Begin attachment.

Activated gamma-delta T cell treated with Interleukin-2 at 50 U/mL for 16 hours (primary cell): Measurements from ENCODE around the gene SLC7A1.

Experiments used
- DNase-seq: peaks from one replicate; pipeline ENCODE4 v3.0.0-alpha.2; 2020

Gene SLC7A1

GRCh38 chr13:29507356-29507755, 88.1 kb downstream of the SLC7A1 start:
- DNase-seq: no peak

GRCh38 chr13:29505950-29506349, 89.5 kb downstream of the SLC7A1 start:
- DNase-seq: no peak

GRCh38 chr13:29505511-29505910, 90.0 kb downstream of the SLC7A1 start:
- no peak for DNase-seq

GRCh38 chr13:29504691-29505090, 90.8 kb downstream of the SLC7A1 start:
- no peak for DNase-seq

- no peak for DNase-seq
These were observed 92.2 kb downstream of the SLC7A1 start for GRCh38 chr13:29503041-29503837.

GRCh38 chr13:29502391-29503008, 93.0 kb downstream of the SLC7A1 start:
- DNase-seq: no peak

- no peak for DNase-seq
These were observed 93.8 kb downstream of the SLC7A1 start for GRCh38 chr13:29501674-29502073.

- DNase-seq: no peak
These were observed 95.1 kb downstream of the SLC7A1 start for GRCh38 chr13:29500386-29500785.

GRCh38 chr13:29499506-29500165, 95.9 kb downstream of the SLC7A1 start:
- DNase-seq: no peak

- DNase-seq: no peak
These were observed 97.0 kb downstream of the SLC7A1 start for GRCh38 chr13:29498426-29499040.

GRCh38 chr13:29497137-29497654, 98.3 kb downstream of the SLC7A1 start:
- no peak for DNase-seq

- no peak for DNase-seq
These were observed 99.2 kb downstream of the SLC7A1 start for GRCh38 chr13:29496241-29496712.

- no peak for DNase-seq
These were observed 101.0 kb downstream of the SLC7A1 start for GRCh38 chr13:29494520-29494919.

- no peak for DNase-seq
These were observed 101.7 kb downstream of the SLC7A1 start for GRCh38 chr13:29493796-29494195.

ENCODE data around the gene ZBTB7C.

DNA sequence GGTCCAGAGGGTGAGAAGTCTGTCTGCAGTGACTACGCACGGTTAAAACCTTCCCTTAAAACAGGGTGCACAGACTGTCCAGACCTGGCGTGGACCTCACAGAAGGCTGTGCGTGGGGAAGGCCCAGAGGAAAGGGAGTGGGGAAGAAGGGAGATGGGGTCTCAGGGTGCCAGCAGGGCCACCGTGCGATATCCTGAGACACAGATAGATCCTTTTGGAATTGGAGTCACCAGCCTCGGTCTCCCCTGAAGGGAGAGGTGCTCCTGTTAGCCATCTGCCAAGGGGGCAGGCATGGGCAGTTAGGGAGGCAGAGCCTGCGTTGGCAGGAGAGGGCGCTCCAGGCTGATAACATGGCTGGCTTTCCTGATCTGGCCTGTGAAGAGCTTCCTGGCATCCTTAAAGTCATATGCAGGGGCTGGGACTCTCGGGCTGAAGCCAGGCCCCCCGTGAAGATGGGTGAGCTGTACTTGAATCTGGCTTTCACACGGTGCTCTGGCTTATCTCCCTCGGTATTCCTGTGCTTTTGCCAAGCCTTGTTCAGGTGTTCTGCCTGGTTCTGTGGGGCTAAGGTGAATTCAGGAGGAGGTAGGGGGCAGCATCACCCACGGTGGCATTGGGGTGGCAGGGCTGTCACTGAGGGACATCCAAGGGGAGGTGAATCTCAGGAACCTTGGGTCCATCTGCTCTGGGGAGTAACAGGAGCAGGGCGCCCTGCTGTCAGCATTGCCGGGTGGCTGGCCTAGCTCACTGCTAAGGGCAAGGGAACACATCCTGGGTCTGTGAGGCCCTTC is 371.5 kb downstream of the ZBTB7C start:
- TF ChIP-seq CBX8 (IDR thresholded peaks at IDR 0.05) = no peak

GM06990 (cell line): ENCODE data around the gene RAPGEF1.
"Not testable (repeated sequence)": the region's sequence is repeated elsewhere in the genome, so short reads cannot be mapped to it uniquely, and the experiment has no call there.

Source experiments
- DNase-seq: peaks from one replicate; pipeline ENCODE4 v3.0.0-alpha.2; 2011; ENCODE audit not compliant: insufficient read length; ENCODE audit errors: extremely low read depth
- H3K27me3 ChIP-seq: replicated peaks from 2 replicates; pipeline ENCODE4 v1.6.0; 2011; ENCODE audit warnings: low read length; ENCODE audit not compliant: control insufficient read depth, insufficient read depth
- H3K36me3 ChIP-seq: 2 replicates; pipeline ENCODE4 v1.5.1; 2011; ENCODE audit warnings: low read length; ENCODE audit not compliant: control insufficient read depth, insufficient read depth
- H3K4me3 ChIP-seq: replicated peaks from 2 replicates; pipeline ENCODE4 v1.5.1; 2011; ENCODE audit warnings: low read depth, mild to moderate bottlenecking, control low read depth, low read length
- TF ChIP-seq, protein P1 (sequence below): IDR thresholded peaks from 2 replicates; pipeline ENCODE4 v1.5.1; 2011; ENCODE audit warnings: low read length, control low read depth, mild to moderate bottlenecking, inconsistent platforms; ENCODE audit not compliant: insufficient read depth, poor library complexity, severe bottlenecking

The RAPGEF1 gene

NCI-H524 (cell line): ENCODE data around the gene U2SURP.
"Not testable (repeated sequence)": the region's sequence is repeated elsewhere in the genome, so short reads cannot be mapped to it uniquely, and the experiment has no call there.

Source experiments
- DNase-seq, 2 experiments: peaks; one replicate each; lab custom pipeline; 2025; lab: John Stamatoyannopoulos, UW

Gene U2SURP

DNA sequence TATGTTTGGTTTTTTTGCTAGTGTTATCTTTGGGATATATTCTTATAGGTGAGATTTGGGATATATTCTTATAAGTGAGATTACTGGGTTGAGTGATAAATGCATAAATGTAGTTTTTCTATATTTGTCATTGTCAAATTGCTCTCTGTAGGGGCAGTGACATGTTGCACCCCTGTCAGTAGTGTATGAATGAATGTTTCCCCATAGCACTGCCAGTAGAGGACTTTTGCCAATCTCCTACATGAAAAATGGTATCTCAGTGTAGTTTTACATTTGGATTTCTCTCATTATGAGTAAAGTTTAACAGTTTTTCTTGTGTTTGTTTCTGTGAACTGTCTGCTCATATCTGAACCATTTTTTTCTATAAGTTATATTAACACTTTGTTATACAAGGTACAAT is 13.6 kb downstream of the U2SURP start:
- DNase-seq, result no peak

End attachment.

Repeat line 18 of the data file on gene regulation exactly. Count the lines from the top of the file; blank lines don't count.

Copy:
These were observed 93.8 kb downstream of the SLC7A1 start for GRCh38 chr13:29501674-29502073.